(TRENTON) — Assembly Deputy Speaker John S. Wisniewski (D-Middlesex) issued a multimedia package Tuesday in which he discusses his legislation to bring early voting to New Jersey.
Wisniewski’s legislation (A-3553) would create an early voting process that would allow New Jersey voters to cast their votes at specially designated polling places starting up to five weeks before a primary or general election, and ending on the Sunday before Election Day. Thirty-two states and the District of Columbia currently have an early voting program that allows duly-registered voters to vote in person prior to Election Day.
The multimedia package consists of a video of comments from Wisniewski and audio and a transcript of same.
The audio file is available upon request.
A transcript of Wisniewski’s remarks is appended below:
Assembly Deputy Speaker John S. Wisniewski (D-Middlesex):
“Right now, we have a system in New Jersey where you can vote in one of two ways: you can wait ’till Election Day and between 6 a.m. and 8 p.m. you can go to the polls; and we also have a Vote-by-Mail program, used to be called absentee ballots, where you can apply, in writing or in person, for a ballot and you can vote.
“With peoples’ work schedule, a lot of times, folks are either getting up before the polls open or they’re getting home after they close — they just can’t get there. Child care responsibilities, health responsibilities, work responsibilities, you name it, there are lots of reasons why people can’t fit that one day or can’t get the vote-by-mail application done.”
Wisniewski Testimony before Assembly State Government Committee:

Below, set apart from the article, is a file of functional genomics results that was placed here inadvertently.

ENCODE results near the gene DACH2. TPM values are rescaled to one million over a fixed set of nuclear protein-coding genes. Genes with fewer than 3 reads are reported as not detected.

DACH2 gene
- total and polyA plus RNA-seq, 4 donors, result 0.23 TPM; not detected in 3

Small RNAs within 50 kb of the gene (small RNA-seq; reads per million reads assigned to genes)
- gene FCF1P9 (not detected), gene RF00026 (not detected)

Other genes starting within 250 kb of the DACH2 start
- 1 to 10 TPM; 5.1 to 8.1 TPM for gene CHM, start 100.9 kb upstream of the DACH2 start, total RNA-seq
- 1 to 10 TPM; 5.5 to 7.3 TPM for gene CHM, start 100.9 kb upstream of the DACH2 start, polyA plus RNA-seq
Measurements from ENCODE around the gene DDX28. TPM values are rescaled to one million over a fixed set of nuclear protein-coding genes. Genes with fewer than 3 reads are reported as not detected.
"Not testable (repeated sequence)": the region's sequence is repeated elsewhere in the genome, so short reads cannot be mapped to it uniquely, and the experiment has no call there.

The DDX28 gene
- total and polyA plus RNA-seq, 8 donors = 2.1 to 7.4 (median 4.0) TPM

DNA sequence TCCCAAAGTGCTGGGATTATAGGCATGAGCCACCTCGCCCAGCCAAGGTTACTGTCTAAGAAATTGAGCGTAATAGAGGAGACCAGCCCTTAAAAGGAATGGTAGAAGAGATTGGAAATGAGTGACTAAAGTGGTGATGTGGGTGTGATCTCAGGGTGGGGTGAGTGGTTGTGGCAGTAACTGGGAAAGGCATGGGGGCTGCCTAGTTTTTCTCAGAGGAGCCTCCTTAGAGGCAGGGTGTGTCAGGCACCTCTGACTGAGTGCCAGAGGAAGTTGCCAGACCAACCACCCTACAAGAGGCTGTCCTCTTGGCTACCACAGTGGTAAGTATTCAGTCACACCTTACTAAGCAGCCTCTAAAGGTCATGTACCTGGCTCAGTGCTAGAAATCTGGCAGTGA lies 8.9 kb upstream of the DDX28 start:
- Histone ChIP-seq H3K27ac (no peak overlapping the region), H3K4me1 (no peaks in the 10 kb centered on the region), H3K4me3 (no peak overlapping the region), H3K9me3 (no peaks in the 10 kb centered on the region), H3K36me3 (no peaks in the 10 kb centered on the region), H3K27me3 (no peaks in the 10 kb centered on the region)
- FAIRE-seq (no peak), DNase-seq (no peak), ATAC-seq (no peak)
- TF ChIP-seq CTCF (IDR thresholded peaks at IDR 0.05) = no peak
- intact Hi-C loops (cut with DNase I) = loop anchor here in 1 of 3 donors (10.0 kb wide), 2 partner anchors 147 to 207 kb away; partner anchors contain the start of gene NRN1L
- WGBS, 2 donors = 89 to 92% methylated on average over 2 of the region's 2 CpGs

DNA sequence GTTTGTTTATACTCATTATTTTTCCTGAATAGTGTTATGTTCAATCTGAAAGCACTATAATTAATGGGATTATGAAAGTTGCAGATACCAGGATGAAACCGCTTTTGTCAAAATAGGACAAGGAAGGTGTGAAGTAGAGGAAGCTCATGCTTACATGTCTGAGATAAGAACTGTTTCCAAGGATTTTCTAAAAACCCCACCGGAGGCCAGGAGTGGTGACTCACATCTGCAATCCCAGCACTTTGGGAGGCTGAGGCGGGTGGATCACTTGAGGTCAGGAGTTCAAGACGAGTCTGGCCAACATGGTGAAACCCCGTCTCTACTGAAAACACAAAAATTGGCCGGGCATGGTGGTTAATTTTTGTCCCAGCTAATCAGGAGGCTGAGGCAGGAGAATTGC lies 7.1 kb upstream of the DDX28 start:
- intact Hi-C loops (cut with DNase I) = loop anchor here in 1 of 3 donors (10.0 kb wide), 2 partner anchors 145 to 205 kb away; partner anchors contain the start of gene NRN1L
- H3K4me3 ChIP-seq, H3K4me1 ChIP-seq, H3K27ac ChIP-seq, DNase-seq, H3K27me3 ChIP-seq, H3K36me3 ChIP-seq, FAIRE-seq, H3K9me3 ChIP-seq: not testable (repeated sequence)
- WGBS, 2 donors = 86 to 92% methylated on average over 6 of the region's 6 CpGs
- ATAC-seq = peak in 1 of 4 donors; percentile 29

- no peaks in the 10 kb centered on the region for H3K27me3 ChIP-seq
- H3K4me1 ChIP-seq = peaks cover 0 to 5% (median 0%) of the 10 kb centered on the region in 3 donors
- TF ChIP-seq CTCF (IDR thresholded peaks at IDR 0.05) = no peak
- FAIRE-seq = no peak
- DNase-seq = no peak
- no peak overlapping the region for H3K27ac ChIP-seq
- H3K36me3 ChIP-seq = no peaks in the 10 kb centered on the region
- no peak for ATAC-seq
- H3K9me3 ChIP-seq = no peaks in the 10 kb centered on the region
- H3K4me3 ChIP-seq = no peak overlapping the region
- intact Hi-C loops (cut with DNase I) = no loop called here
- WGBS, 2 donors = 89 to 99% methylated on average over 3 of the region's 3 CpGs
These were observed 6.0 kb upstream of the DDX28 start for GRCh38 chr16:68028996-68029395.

“We look at the voter turnout and we’re often disappointed and we see that sometimes we get to 50 percent, sometimes we get to 40 percent. Sometimes, in bad years, we get to 35 percent and we often ask ourselves what can we do to increase turnout.
“I think one of the things is to provide voters with the opportunity to vote early. And having a five week period before Election Day, ending on the Sunday before Election Day, ensures that everybody’s voice can be heard.”
“It’s an obligation that we have as elected officials; it’s an obligation we have as Americans, to make sure that our democracy has as much participation as possible.
“And, 100 years ago, that may have been just going to the polls. That may have meant, 50 years ago, tearing down barriers like poll taxes and poll tests. In the 21st century, that means extending the voting opportunities and maybe in the future it may mean Internet voting.
“We have to modify our voting regimens to meet the times and the demands of our society, but we can’t be pennywise and pound foolish and say that we can’t afford to provide for more participation, because all we’re going to do is make our democracy weaker.”